Still Rocking Around the Clock: Why The Coasters Can Draw Crowds Across the US

When Max C. Freedman and James E. Myers penned Rock Around the Clock, they couldn’t have imagined that people would still be taking their advice more than 60 years on. Indeed, when Bill Haley and His Comets made the song a hit in 1954, mainstream audiences were soon hooked on the rock and roll beat with a 12-bar blues format. Sure, it wasn’t the most successful rock and roll song of its era but it’s since become an iconic tune thanks to its many appearances in TV shows, movies and more in subsequent years. Today, people might not be hopping around the dancefloor like they used to, but the sound made popular in the fifties is still captivating audiences around the world. With the clock seemingly not out of time for the oldies, The Coasters are still out on the road spreading their sound. More than half a century after Searchin and Young Blood were hits, the group are still touring. Although all four members of the original line-up are deceased, the band’s legacy live on in the vocal talents of Joe Williams, Dennis Anderson, Robert Fowler and Primo Candelaria. Capturing the upbeat, and often witty, blues tones of the original quartet, today’s performers can still get music fans rolling back the years.

“As they mouthed the lyrics and danced in their seats, the audience had no worries about yesterday, today or tomorrow. They were engrossed in the music of their youth,” Kristen Fiore of the Village Daily Sun wrote of the band’s April 2018 performance in Florida.

The Coasters emerged out of a doo-wop group known as the Robins. Based in LA, the group worked with the acclaimed Jerry Leiber and Mike Stoller but eventually split in 1955. Lead tenor Carl Gardner and Billy Nunn went on to form The Coasters that same year along with Billy Guys, Leon Hughes and guitarist Adolph Jacobs. Down in Mexico broke into the R&B top ten in 1956 before the double A-side Young Blood/Searchin scored the group their biggest hit in 1957. Moving from their Atlantic City base to New York eventually led to another split as Nunn and Hughes left. Will Jones and Obie Jessie restored the quartet and the now famous Yakety Yak was released in 1958. Although it might not have received the same acclaim as Young Blood/Searchin, the high-octane tune was demonstrative of The Coasters’ playful sound. Thanks to the writing talents of Leiber & Stoller, the group was able to tell a seemingly meaningful story in a comical way. However, what The Coasters managed to do better than almost any group from the rock and roll era was to make witty music without making comedy songs. 1959’s Charlie Brown had a similar tone and, again, marked The Coasters as a group that made fun music that was backed by some serious musical talent. In fact, it was this ability to straddle the lines between slapstick and cool that has helped The Coasters’ sound live on in more recent times.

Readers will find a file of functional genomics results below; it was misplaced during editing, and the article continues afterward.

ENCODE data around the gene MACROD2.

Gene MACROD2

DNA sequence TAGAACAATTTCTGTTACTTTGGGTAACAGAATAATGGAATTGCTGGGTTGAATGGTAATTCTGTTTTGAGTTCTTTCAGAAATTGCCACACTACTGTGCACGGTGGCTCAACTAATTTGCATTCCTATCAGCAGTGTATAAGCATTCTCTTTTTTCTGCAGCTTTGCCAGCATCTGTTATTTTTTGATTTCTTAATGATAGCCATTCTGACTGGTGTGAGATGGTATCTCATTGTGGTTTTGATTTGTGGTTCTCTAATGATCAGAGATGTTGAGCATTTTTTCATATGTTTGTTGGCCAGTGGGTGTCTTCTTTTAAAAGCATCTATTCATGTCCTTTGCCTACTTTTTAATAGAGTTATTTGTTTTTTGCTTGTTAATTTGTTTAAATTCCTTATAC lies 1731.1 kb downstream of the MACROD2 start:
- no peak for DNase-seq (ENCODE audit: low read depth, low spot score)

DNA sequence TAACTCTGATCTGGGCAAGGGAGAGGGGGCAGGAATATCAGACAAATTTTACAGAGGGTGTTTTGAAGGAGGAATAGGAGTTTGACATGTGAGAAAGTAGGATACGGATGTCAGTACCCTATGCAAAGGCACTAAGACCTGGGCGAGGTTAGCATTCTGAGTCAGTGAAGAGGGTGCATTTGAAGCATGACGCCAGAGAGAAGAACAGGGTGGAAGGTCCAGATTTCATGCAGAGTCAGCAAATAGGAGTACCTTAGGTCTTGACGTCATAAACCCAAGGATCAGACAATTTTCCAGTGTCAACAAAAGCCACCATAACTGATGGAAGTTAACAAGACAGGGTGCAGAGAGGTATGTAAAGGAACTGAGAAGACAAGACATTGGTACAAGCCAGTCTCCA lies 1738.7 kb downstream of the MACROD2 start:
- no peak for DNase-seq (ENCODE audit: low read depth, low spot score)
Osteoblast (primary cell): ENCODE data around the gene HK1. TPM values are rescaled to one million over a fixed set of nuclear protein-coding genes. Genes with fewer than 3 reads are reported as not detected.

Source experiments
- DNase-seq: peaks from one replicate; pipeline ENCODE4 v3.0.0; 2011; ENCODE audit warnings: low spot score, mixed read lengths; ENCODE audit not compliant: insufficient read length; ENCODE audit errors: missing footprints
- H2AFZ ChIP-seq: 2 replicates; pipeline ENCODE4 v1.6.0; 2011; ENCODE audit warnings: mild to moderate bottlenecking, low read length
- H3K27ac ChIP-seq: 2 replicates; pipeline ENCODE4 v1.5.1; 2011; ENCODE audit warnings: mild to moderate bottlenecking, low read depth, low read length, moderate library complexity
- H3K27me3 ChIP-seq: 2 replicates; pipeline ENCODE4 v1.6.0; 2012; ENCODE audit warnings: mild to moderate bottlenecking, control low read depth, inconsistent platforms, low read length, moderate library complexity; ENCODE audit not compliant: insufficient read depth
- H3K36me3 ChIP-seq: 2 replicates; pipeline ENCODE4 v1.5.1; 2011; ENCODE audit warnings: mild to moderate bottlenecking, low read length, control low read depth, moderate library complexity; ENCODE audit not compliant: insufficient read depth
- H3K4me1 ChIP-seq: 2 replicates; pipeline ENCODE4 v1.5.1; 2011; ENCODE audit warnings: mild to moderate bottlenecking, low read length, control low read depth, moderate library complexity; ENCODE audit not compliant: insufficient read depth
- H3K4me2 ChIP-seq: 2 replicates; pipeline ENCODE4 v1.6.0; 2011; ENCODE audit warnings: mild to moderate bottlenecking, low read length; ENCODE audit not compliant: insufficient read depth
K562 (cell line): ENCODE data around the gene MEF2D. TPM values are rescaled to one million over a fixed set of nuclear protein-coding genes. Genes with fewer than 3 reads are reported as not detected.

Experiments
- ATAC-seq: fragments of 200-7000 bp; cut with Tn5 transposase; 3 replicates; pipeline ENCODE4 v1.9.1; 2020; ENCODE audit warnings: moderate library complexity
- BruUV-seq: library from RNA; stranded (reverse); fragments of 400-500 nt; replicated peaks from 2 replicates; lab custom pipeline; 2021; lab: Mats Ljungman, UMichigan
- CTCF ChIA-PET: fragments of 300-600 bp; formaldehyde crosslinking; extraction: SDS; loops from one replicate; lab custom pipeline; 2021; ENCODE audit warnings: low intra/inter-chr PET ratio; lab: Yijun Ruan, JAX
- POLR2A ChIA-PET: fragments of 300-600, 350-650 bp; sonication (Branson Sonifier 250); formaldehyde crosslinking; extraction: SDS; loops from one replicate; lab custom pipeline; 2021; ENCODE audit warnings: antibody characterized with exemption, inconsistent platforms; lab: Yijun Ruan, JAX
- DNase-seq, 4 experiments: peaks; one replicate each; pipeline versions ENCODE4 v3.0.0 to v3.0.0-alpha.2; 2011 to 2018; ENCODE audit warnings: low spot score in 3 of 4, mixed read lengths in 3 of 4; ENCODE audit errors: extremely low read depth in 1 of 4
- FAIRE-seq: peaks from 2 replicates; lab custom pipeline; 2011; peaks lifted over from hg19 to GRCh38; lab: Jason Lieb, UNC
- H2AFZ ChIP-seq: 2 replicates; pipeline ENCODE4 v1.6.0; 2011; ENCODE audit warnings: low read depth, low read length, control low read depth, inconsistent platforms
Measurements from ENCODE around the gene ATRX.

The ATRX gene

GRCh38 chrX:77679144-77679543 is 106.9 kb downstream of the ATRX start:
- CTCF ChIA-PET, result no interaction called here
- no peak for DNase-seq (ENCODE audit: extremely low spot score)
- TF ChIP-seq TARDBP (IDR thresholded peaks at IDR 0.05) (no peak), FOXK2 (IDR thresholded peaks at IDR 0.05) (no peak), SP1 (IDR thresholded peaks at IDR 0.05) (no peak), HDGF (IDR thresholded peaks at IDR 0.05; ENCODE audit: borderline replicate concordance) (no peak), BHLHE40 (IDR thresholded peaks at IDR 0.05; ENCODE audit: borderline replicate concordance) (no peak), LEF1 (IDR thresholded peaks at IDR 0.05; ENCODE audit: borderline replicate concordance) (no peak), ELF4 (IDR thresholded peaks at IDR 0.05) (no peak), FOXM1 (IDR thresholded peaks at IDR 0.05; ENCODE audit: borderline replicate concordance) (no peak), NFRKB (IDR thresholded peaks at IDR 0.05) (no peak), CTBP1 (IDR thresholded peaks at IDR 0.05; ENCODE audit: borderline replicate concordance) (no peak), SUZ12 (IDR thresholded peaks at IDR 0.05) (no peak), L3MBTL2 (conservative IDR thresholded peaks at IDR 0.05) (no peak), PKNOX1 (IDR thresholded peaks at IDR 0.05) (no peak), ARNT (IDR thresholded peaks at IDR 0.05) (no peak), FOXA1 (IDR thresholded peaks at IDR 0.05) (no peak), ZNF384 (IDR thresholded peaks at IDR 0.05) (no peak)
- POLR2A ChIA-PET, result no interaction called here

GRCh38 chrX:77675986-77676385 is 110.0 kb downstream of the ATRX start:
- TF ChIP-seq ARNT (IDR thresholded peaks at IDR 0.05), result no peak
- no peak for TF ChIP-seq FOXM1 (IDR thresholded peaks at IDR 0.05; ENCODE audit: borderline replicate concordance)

The lighthearted yet slick styling of ABC’s Happy Days was the perfect setting for songs such as Charlie Brown. In a bid to recreate the hip vibe of the fifties and sixties, the producers used music to perfect effect. As well as the enduring sound of Rock Around the Clock and Pratt and McClain’s Happy Days singing viewers in and out of the show, the show was littered with classic tracks. Often initiated by Arthur Fonzarelli aka Fonzie and the diner’s famous jukebox, the music would give the show an air of authenticity and vibrancy that still resonates today. As well as reruns of the original episodes from the seventies and eighties, Happy Days and its musical influences can now be found in spinoffs, tributes, games and even phrases. Mork, the famous alien played by Robin Williams, was first seen in Happy Days before Mork and Mindy became a hit. Fonzie’s famous thumbs up and “aaayyy” can still be heard on the streets, in shows such as The Office and, interestingly, in games. Blueprint Gaming’s online game ‘The Happy Days’ is one such product that’s been inspired not just by the show but music from the likes of The Coasters. As you enter Al’s fictional diner, classic rock and roll beats play in the background before the famous Fonzie “aaayyy” pierces through as you collect as many as 2,000 coins.

Of course, it’s not just in games and TV shows where The Coasters live on. Charlie Brown features on Fonzie’s Favorite Tracks album, while a myriad of modern bands have taken inspiration from the rock and roll era. In among the country-rock guitar riffs that Kings of Leon use, there’s a definite blues tone that traces its roots back to bands like The Coasters. It’s a similar story with The Sheepdogs. Often touring with Kings of Leon, the Canadian band have a bluesy undertone that’s used to deliver “organic rock” to those that still love the old-school vibe. Essentially, despite the rock and roll era having long since passed, The Coasters are able to continue touring because the sounds of the fifties haven’t died. Whether it’s on stage, screen or our computers, modern culture is filled with tributes to the early days of the musical genre and, in turn, the artists that gave us a ton of hits. Even though the original members of The Coasters are no longer with us, their sound is and that’s what audiences won’t stop rocking around the clock to.

Chris Mawson

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